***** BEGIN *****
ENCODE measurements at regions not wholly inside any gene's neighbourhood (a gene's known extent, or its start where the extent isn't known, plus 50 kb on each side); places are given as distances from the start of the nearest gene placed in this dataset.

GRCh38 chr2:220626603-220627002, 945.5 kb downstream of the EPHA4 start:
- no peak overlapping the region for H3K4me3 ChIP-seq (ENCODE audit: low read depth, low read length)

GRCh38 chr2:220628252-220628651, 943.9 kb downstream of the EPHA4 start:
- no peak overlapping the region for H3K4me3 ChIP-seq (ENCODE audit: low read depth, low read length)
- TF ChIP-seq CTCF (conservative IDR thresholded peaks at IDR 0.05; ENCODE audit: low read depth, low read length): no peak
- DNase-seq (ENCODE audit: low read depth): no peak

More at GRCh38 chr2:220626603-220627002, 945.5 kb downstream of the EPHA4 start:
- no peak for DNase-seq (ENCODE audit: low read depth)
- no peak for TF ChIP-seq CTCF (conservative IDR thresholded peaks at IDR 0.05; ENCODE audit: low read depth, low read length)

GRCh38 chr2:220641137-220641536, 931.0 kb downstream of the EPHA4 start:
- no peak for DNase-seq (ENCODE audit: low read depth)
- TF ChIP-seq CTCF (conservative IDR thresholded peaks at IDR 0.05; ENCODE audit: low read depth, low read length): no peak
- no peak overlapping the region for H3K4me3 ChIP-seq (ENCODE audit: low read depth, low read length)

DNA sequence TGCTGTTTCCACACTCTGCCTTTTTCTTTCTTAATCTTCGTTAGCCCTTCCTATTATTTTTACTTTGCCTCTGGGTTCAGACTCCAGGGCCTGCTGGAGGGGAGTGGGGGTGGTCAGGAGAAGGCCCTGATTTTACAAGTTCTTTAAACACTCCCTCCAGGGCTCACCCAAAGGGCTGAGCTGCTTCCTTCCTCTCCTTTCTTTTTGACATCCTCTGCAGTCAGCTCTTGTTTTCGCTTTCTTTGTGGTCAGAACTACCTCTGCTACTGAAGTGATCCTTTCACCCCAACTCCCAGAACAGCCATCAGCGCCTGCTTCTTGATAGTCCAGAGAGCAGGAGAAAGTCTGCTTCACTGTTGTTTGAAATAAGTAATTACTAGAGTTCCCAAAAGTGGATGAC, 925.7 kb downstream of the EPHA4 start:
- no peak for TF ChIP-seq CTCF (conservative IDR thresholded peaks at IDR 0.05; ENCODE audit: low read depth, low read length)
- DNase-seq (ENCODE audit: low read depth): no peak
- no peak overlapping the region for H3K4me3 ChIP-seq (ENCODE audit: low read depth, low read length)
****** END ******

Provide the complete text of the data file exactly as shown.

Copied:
ENCODE measurements at regions not wholly inside any gene's neighbourhood (a gene's known extent, or its start where the extent isn't known, plus 50 kb on each side); places are given as distances from the start of the nearest gene placed in this dataset.

GRCh38 chr2:220626603-220627002, 945.5 kb downstream of the EPHA4 start:
- no peak overlapping the region for H3K4me3 ChIP-seq (ENCODE audit: low read depth, low read length)

GRCh38 chr2:220628252-220628651, 943.9 kb downstream of the EPHA4 start:
- no peak overlapping the region for H3K4me3 ChIP-seq (ENCODE audit: low read depth, low read length)
- TF ChIP-seq CTCF (conservative IDR thresholded peaks at IDR 0.05; ENCODE audit: low read depth, low read length): no peak
- DNase-seq (ENCODE audit: low read depth): no peak

More at GRCh38 chr2:220626603-220627002, 945.5 kb downstream of the EPHA4 start:
- no peak for DNase-seq (ENCODE audit: low read depth)
- no peak for TF ChIP-seq CTCF (conservative IDR thresholded peaks at IDR 0.05; ENCODE audit: low read depth, low read length)

GRCh38 chr2:220641137-220641536, 931.0 kb downstream of the EPHA4 start:
- no peak for DNase-seq (ENCODE audit: low read depth)
- TF ChIP-seq CTCF (conservative IDR thresholded peaks at IDR 0.05; ENCODE audit: low read depth, low read length): no peak
- no peak overlapping the region for H3K4me3 ChIP-seq (ENCODE audit: low read depth, low read length)

DNA sequence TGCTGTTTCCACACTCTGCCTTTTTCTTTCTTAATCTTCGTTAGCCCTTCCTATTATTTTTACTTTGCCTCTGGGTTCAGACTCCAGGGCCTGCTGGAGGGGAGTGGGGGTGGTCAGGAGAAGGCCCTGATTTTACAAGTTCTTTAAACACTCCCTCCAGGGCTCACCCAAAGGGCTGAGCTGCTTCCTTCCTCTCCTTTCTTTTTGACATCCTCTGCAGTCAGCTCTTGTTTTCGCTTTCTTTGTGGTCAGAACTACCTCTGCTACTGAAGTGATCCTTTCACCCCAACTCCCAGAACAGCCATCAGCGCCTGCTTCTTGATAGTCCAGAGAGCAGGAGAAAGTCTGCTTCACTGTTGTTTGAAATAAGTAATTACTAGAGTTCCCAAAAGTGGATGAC, 925.7 kb downstream of the EPHA4 start:
- no peak for TF ChIP-seq CTCF (conservative IDR thresholded peaks at IDR 0.05; ENCODE audit: low read depth, low read length)
- DNase-seq (ENCODE audit: low read depth): no peak
- no peak overlapping the region for H3K4me3 ChIP-seq (ENCODE audit: low read depth, low read length)